The University of Pittsburgh School of Medicine offers a centrally governed, integrated, interdisciplinary curriculum that emphasizes problem solving and self-directed learning. The academic year is in session between 10 and 12 months, depending on the level of study. Academic calendars specific to each year can be found on the Office of Medical Education's Web site. The first three years is a set curriculum and the fourth year is a combination of both set and elective offerings. To be considered to be making satisfactory academic progress, the student must complete the first two years of the curriculum by the end of the third year after initial enrollment. The full text of the guidelines for student promotion can be found in the medical student handbook on the Office of Student Affairs Web site. Students are governed by an Honor Code, which seeks to support and sustain respect for each other as well as for patients. The full text of the Honor Code can be found in the student handbook.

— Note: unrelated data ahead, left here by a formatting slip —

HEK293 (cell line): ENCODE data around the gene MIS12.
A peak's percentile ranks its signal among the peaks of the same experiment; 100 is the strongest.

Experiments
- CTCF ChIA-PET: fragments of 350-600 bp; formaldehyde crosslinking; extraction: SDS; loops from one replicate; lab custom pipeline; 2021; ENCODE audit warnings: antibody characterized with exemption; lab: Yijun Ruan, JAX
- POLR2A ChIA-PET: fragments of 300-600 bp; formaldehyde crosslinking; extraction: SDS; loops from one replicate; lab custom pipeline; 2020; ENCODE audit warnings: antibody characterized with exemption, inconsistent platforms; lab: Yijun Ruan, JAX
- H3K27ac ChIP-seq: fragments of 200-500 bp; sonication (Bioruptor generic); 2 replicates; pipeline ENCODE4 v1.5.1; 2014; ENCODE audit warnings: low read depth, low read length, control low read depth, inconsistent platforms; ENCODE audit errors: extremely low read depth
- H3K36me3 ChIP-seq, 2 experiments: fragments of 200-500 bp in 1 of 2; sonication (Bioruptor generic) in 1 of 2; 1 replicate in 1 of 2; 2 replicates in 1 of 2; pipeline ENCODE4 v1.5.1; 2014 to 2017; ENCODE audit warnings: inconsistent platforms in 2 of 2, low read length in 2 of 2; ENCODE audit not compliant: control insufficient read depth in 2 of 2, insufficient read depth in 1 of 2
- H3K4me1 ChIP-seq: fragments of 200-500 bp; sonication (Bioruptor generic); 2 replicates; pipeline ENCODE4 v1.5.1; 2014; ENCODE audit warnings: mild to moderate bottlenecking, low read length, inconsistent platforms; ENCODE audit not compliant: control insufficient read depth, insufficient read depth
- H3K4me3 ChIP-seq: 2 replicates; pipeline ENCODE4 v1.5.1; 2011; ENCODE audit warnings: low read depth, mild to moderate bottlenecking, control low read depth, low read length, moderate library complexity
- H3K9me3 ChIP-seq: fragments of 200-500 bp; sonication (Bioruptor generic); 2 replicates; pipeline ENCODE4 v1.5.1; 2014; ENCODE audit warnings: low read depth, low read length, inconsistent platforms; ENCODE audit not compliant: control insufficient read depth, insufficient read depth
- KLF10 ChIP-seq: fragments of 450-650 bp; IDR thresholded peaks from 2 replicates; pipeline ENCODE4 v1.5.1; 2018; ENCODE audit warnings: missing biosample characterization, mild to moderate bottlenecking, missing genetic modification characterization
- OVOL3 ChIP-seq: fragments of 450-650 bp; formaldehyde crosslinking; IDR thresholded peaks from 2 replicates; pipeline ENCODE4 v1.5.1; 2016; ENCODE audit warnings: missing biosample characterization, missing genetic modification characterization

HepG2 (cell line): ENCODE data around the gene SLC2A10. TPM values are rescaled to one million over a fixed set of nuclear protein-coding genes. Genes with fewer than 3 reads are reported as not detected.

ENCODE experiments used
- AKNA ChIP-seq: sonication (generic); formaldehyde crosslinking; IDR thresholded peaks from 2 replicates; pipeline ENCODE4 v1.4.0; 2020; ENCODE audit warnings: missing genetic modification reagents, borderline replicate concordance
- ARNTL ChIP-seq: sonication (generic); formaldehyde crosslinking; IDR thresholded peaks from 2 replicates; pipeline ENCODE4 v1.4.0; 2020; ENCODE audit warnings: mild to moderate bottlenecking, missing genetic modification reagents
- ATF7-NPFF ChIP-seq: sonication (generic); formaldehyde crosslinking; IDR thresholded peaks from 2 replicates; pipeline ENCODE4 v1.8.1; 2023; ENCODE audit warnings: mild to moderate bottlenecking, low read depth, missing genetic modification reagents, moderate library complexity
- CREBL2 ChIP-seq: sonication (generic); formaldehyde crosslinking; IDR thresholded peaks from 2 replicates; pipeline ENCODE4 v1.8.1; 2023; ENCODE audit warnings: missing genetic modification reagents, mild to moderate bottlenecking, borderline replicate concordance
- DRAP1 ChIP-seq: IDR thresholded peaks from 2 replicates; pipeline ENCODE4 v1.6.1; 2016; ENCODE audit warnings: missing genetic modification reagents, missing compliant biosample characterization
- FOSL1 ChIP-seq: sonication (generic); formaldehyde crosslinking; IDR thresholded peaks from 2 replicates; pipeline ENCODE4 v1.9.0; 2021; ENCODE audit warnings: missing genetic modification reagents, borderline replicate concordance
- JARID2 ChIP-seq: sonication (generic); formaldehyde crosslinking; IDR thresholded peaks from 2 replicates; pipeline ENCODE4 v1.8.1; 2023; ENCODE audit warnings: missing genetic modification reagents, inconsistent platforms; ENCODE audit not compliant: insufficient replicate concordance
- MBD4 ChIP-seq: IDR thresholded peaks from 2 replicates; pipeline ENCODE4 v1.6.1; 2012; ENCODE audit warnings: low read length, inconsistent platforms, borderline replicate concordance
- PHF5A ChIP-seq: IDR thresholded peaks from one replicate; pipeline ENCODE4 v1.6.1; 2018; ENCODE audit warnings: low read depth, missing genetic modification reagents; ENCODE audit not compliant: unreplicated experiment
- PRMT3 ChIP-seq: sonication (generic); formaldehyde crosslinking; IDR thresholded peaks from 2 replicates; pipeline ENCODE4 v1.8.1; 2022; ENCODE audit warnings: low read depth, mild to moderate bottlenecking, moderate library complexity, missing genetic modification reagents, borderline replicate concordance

The UPSOM makes use of a 2 tiered grading system.
The first two years of the curriculum are graded as Satisfactory/Unsatisfactory.
The last two years are graded using a five point narrative grading system that includes Honors, High Satisfactory, Satisfactory, Low Satisfactory and Unsatisfactory grades.
To receive the MD degree, students must:
1. Successfully complete curricular requirements for each of the four years.
First year: Courses in basic science including medical anatomy, cellular and pathologic basis of disease, human genetics, fuel metabolism, immunology in health and disease, medical microbiology; organ systems including pharmacology, neuroscience, introduction to psychiatry; scientific reasoning in medicine including introduction to medical decision making and methods and logic in medicine; patient, physician and society courses including introduction to being a physician; ethics, law, and professionalism, behavioral medicine, and the introduction to patient care courses.